Auntie Jenni had asked me to take an inventory of the store (pantry). I had spent my morning in the Kritch with Kim and Auntie Veronica. By this point I have become a familiar face at Place of Hope, and many of my mornings are spent in the Kritch with the babas of the women that live there. Ranging in age from 11 months to 5, the Kritch acts mostly as a preschool and day care center.
When I walk into the building on Wednesday and Thursday mornings their laughter is the first thing I hear. It’s hard not to smile when you are surrounded by small children calling out to you, “Auntie Auntie Auntie!” or “Auntie Cate!” I get hugs and kisses and some not so gentle tugging on my hair. Some days we play with blocks, or color, or tell stories. There are always diapers to be changed, potty breaks, toys to be picked up, someone to ask why they’re crying, and lots of smiles. Their rush to the door when I come in the morning (each determined to be the first to wrap their small arms around my leg) has become an endearing, albeit bad habit.
But today, I was glad for the change. Thankful for the solace. “If you could just go through and mark here what we have, and make a list. Then, maybe we can make a spread sheet and put it on the door, so we always know what’s in stock.” She wrote: “product name” and “quantity” out on a sheet of computer paper, and then looked up at me.
“No problem” I responded. “This shouldn’t be too difficult.”
“Is it?” She smiled. This seems to be the general response to anything when talking to an Afrikaans speaker. So I smile back, knowing the question doesn’t require a response. She hands me the key, and runs off to deal with something else.
“Ok.” I looked around the small store closet. Twelve meters deep, and about seven meters across, the room was lined with makeshift wooden shelving. There were boxes on the floor, cans tucked here and there, and a robust spider population. I began systematically, starting at the bottom and working my way up. I soon realized that there was peanut butter in 4 different locations, some of the cans expired up to 5 years ago, and I had no idea yet what was stashed in the stacks of crates or boxes under the shelves. …New plan: First organize then inventory.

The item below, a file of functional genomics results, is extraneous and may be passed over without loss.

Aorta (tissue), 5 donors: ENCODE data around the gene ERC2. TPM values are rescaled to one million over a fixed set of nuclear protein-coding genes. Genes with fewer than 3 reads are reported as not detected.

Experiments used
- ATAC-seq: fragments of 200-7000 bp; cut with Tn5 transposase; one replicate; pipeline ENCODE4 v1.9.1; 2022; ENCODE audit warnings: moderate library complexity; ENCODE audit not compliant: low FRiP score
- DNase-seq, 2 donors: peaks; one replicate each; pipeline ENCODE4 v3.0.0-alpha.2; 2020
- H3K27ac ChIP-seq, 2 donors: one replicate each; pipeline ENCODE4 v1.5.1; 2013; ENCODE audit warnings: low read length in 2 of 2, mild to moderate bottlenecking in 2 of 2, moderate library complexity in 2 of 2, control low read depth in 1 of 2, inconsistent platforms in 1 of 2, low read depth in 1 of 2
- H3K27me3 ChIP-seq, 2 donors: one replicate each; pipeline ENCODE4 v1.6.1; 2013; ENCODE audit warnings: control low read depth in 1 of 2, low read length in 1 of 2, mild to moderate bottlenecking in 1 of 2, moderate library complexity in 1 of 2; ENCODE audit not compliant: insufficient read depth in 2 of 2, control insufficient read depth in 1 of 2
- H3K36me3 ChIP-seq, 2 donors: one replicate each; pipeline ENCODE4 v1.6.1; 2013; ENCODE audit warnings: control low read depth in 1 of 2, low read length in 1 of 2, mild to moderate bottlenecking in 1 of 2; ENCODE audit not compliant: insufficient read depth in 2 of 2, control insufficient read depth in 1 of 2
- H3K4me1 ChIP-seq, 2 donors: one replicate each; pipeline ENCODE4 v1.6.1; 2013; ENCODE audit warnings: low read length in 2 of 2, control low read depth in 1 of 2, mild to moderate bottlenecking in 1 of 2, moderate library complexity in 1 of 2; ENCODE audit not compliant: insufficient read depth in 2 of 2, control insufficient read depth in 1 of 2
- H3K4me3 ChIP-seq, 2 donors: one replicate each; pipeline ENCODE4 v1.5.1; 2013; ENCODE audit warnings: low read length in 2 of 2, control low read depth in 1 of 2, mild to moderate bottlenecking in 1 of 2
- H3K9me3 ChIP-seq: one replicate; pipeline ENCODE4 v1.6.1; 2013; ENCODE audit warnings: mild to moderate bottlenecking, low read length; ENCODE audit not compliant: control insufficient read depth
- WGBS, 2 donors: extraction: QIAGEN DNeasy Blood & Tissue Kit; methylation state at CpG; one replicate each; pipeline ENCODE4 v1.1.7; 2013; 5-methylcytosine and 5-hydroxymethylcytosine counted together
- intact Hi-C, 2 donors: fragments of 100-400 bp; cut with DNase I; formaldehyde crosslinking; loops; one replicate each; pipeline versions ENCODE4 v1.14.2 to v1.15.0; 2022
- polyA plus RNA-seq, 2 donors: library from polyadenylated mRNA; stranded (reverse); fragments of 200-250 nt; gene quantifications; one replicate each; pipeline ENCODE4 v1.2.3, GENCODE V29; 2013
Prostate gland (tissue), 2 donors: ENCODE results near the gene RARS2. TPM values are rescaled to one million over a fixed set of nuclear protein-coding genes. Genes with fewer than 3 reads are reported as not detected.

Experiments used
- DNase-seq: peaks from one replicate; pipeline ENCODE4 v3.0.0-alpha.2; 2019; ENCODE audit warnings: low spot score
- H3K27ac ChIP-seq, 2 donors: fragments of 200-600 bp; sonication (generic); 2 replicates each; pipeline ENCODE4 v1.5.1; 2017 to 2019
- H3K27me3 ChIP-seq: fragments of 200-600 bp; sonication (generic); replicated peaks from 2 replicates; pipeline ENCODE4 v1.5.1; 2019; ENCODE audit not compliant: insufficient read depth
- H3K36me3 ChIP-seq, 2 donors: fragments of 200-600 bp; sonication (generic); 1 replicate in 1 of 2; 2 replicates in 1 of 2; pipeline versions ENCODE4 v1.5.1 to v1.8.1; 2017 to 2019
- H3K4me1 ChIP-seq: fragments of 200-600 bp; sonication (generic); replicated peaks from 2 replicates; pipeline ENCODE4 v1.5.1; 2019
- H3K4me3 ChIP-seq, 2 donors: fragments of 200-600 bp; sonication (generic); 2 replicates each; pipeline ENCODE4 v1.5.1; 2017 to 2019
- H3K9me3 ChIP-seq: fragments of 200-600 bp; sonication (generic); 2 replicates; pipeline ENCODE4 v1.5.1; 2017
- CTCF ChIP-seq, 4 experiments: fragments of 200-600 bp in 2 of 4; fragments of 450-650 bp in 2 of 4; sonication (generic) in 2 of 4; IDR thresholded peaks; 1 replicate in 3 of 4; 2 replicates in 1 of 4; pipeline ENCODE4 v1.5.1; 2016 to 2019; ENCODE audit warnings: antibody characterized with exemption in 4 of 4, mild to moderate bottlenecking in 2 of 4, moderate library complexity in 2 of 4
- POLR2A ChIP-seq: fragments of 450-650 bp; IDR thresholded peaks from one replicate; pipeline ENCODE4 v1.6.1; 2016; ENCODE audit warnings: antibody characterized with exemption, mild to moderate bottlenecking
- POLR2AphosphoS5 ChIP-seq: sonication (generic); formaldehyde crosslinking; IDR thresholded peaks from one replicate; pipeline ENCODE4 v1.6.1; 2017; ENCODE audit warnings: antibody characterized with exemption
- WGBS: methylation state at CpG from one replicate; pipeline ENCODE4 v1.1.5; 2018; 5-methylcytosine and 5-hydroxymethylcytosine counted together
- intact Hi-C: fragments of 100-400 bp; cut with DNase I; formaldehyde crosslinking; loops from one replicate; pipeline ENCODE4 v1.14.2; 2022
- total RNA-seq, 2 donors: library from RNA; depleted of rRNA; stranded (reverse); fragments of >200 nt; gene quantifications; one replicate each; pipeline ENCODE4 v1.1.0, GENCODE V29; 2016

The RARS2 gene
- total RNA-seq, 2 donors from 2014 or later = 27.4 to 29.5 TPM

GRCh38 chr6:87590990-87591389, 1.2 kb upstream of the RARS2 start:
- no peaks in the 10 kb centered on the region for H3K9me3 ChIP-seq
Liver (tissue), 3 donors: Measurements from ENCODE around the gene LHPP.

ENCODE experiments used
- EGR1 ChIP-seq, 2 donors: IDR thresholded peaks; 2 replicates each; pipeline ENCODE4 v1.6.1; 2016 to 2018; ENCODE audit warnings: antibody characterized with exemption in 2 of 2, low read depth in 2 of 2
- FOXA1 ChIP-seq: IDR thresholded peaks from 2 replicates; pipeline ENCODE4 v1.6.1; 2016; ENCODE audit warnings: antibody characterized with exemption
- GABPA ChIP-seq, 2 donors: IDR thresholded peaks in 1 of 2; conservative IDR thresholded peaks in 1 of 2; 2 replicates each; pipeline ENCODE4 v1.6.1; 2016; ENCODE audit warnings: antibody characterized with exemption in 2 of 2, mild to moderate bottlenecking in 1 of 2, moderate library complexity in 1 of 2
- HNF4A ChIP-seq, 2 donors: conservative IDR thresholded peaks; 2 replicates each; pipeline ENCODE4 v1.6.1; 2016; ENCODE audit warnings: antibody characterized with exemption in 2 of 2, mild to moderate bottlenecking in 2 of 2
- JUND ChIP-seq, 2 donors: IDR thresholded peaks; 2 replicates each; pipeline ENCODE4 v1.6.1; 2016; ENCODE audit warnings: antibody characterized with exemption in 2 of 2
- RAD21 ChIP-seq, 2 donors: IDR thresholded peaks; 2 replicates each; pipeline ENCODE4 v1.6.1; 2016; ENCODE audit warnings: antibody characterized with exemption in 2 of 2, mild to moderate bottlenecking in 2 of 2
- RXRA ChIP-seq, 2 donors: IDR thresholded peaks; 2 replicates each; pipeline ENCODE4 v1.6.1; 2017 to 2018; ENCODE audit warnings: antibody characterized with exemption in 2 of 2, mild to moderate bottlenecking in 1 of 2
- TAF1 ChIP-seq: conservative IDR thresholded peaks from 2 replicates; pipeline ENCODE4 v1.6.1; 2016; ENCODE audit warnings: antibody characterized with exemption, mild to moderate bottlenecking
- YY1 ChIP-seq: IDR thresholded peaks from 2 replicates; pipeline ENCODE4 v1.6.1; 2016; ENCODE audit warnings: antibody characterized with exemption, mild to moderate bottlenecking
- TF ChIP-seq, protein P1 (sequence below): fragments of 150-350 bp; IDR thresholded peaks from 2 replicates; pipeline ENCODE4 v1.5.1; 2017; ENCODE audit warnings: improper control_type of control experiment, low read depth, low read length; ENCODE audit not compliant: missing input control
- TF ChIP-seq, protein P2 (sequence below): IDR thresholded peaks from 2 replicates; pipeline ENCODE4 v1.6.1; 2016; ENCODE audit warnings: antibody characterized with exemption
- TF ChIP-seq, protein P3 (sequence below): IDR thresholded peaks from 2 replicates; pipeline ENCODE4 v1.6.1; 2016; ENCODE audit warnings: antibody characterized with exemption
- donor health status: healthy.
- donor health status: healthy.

Three hours, much humming to myself, shifting of boxes and squishing of arachnids later, I was left with a pile of expired goods, and full shelves.
“Wat doen jy?” I turn around to see Gabby standing in the doorway.
“Reorganizing the store. How was school today?”
“Well. What’s this?” She points to the pile of cans and assorted items at the door.
“Expired stuff.” Then noting her confused look, “It’s old.”
“How do you know?” She said, picking up a can, and turning it around in her small hands. I bent down, and pointed to the faded numbers on the bottom of the halved peaches. “Wat doen hulle sê?”
“Well, it says June 2007. See?” She looks up at me.”Well you’re seven and a half now, right Gabriella?” She nods. “Well you were 5 and a half when this went old.”
“Oh. And this?” She picks up another can. And after that one, another. Moving into the store she picks up another can. “And this is good? What is this?”
“Lentils” I smile down at her.
“Well what do you think it says?” I ask. Turning it into a small reading lesson. Running my finger along the underside of the word. “What letter is this?”
“B”…”be”…”bea”…”beans!” She looks up anxiously. “And these are good?!”
“Yes, those are good.”
“Do you want to hear a storie?” She asked, deserting the creamed corn in her hand.
“That would be nice.” I said, the way you do when you are indulging.
“I use to have a brother.” She began. “He was just a baby, a baba” she uses her hands to demonstrate his small size. “Then I was playing outside, and doing my maths, and Mamma was cleaning. ‘N mi baby brother got za knife off the table. And he cut himself. Like this.” Her index finger traces across her cheek and over her neck, stopping just short of the opposite shoulder. “And we came back in and my brother was dead. So we had to go to sleeps, and then the coroner came, and when I woke up my brother was gone. I was six when I went to the funeral.” She pauses, then: “Is that my sjokolade?”
Looking around, “No, those aren’t your chocolates.”